May 29-30, 2012
Speaking of Grants: Funding Possibilities for Language Educators
Presenter: Dr. Susan Penfield (CERCLL, University of Arizona)
Download the presentation slides and other materials from Day 1 and Day 2 of this workshop
This workshop focused specifically on grants that support language education (very broadly). While it was targeted for beginning grant writers, it also covered specific guidelines for educators who work in any field related to language instruction or language development. The workshop was divided into four segments:
- how to find funding sources,
- how to research the specific RFA (Request for Application),
- how to develop the proposal,
- and how to submit a grant and how to maintain a relationship with the granting agency.
Participants were encouraged to begin developing a proposal for actual submission during the workshop.
May 31-June 1, 2012
Becoming Multilingual: Fostering Symbolic Awareness in the Language Classroom
Presenter: Dr. Chantelle Warner (University of Arizona)
A growing number of practitioners and scholars in fields of second language acquisition and teaching have argued that symbolic awareness is central to advanced language proficiency; however, it is sometimes difficult to see how subjective, stylistic, affective, and historical dimensions of meaning-making can be incorporated into the foreign language classroom. The focus of this workshop was on awareness raising, through activities that help students to develop as independent interpreters of meaning and through concepts that help educators to integrate symbolic dimensions of language into their work with texts in the language classroom.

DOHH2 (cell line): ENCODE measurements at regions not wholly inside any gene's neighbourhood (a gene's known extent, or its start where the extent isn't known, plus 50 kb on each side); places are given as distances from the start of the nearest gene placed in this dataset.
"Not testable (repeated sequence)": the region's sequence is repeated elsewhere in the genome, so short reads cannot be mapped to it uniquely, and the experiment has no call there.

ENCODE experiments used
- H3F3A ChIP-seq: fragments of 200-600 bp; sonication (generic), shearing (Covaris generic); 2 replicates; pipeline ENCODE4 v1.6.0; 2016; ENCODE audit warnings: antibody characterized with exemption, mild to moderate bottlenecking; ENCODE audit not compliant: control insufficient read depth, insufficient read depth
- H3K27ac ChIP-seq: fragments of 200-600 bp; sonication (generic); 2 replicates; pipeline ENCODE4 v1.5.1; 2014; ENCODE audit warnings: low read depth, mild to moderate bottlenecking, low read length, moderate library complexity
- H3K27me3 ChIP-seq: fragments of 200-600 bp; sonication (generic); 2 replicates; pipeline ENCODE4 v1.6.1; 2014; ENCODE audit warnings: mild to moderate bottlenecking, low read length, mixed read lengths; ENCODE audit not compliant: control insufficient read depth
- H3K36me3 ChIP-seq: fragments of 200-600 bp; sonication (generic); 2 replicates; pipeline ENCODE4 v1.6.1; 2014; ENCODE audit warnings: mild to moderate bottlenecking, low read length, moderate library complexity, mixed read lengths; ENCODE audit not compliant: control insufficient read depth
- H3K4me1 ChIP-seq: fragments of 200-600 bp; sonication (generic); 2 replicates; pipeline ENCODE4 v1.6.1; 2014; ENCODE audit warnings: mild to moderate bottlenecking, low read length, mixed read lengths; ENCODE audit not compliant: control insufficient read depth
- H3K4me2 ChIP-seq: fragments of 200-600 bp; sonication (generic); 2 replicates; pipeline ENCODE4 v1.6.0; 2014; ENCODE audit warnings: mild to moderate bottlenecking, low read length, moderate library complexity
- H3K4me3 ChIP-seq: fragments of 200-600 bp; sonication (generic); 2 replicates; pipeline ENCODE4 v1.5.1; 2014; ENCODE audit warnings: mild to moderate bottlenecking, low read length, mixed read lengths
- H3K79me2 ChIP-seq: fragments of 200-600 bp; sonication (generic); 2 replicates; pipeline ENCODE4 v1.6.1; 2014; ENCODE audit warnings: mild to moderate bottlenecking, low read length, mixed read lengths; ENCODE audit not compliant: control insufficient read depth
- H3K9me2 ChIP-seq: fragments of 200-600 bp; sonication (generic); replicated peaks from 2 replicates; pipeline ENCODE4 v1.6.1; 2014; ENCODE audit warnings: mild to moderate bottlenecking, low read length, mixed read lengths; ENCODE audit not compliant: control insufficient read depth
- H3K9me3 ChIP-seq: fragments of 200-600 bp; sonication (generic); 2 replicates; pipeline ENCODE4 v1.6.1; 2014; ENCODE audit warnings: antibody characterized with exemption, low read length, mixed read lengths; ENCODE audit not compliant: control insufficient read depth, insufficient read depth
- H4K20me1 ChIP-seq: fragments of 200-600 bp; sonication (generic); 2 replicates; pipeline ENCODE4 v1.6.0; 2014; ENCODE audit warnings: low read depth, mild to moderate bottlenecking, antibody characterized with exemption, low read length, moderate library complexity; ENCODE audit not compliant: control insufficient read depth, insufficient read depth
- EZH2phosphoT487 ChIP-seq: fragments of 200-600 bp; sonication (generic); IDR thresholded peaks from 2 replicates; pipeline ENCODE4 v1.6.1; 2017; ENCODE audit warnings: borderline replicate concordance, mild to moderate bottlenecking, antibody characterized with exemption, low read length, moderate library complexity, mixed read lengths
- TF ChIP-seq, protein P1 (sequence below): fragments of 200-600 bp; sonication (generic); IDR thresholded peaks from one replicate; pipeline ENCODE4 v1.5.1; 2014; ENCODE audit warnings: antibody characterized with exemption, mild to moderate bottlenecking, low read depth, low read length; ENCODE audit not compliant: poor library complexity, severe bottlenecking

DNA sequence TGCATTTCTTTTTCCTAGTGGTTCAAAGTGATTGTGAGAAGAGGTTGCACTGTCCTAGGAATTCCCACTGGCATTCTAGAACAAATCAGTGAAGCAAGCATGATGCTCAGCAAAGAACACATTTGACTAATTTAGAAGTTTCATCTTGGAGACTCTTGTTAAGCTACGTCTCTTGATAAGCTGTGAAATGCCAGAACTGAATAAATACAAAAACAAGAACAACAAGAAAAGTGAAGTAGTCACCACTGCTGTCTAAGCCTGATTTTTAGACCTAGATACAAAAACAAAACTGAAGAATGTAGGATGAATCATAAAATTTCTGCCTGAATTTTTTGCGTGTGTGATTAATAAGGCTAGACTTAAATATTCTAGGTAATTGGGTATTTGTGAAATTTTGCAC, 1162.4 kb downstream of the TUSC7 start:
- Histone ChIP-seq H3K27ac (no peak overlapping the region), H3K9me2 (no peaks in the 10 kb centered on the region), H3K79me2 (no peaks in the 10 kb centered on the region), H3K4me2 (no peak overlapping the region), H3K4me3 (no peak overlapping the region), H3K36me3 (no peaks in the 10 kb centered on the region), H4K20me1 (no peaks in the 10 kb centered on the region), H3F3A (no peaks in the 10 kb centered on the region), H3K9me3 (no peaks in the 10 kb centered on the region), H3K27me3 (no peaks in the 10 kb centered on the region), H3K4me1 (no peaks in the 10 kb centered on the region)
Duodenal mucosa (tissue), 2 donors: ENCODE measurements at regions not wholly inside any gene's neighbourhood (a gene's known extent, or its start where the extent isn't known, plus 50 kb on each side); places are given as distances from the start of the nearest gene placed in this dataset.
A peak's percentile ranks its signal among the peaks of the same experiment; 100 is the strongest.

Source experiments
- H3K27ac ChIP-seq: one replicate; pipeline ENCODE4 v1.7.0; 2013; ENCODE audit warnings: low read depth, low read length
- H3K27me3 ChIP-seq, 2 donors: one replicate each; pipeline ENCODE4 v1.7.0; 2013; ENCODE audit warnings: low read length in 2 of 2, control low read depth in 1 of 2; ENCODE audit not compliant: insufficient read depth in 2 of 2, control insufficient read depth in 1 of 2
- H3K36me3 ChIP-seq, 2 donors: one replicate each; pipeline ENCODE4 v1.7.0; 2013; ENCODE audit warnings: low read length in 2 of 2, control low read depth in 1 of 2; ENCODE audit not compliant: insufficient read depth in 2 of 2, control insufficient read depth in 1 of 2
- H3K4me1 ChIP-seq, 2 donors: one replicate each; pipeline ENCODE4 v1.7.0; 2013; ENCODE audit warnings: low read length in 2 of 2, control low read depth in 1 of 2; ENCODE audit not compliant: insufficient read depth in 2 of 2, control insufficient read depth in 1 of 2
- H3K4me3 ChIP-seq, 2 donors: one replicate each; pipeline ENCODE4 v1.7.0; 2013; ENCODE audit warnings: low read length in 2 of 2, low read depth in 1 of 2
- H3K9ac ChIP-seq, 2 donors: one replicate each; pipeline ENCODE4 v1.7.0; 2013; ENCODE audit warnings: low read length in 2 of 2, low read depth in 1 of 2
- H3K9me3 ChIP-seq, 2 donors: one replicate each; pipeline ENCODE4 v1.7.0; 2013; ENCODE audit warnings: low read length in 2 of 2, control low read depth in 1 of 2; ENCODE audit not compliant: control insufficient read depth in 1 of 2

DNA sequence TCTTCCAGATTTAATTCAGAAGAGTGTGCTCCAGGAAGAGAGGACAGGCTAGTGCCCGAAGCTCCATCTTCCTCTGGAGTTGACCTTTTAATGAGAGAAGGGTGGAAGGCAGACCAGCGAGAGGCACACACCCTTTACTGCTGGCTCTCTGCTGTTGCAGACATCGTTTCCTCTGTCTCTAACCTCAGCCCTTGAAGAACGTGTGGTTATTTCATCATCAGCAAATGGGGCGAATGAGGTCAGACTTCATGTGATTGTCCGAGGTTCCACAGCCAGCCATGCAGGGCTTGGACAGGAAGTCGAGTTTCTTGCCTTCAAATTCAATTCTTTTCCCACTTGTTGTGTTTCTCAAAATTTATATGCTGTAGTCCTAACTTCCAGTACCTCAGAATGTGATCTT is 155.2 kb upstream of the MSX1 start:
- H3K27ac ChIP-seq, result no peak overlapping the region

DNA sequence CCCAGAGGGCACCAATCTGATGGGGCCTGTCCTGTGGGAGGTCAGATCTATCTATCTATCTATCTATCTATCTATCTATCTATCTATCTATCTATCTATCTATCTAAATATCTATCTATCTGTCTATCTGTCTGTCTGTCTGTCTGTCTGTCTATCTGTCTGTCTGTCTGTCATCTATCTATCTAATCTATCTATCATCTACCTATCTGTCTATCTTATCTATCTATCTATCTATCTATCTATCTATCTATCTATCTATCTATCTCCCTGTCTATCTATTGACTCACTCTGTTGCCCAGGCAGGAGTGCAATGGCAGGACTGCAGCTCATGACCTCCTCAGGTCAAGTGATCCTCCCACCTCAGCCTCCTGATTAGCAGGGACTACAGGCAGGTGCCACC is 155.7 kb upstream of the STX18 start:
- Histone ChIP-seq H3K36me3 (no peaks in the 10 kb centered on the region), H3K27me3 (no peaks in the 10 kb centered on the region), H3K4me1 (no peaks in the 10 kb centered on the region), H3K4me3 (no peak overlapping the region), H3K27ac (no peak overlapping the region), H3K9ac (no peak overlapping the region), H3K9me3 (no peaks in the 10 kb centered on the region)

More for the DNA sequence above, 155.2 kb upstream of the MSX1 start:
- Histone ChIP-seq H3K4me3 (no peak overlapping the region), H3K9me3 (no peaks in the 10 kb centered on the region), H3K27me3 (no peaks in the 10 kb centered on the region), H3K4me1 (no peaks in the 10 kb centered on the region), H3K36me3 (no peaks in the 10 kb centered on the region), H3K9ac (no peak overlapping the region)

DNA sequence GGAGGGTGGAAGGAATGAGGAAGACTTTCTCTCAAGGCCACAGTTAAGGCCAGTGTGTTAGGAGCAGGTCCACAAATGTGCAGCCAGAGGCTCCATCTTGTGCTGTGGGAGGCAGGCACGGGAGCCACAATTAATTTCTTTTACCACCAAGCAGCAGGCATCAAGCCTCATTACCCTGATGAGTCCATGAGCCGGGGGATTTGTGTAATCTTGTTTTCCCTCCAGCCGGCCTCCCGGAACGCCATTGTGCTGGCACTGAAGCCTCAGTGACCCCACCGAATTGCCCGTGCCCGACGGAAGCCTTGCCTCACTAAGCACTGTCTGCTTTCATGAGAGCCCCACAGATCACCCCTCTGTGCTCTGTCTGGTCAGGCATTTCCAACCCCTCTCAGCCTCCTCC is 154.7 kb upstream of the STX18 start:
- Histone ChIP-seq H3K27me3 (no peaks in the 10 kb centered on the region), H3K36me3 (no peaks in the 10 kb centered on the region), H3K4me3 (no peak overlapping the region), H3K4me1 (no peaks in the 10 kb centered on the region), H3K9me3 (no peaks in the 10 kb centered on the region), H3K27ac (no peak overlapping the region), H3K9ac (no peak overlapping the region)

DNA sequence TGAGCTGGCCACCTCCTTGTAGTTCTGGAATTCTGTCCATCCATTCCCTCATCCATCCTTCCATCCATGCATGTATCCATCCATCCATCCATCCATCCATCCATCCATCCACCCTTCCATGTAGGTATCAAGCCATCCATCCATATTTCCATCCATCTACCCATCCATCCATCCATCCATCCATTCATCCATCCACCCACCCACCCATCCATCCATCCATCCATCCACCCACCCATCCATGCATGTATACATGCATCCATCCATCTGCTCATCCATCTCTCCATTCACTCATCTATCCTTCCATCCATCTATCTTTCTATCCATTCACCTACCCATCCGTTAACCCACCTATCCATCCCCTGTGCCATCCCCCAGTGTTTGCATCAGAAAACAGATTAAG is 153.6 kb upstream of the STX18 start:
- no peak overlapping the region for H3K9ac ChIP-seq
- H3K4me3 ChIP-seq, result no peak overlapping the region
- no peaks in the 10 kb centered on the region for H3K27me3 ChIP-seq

June 4-5, 2012
Implementing Literacy-Based Instruction in Collegiate FL Programs
Presenters: Dr. Beatrice Dupuy (CERCLL, University of Arizona), Dr. Heather Willis Allen (University of Wisconsin-Madison), Dr. Kate Paesani (Wayne State University) and Dr. Karen Johnson(Pennsylvania State University)
This event was cosponsored by AAUSC.
This workshop was an outreach activity related to CERCLL’s PErCOLATE project which is developing online, open-source modules for teacher professional development in literacy-based FL instruction. Participants:
- examined how literacy can be used as an overarching concept to organize both FL instruction & teacher professional development
- reviewed various literacy-based instructional models
- familiarized themselves with models of inquiry-based teacher professional development
- learned about tools to guide long-term professional development (e.g., concept maps, goal setting)
- discussed and plan in small groups how to use the PErCOLATE modules in their own context
- received feedback from workshop leaders & other participants on implementation ideas
- presented their implementation plan
June 7-8, 2012
Designing Digital Game-Mediated L2 Learning Environments
Presenters: Dr. Jonathon Reinhardt (University of Arizona) and Dr. Julie Sykes (University of New Mexico)
Download the materials from this workshop, including activities, readings, a link to the presentation slides and more!
This two-day workshop on designing game-mediated L2 learning activities introduced digital games in L2 teaching and learning to newcomers, and offered more experienced practitioners an opportunity to apply their ideas in a structured workshop focused on materials design. The workshop began with a discussion of theories of digital gaming and L2 learning and pedagogy, centered on the literacies-informed framework developed as part of CERCLL’s Games to Teach project. Participants then explored a variety of digital games in their target languages as well as game-enhanced activities created for some of those games. Each participant designed materials for game-enhanced activities using the game of her/his choice, with attention to evaluation, implementation, and learning assessment. On the second day of the workshop, participants explored the processes involved in designing game-based L2 learning environments from the ground up, and created the basic components of an actual game. The workshop concluded with discussion of the practicalities and potentials of the production of game-based environments.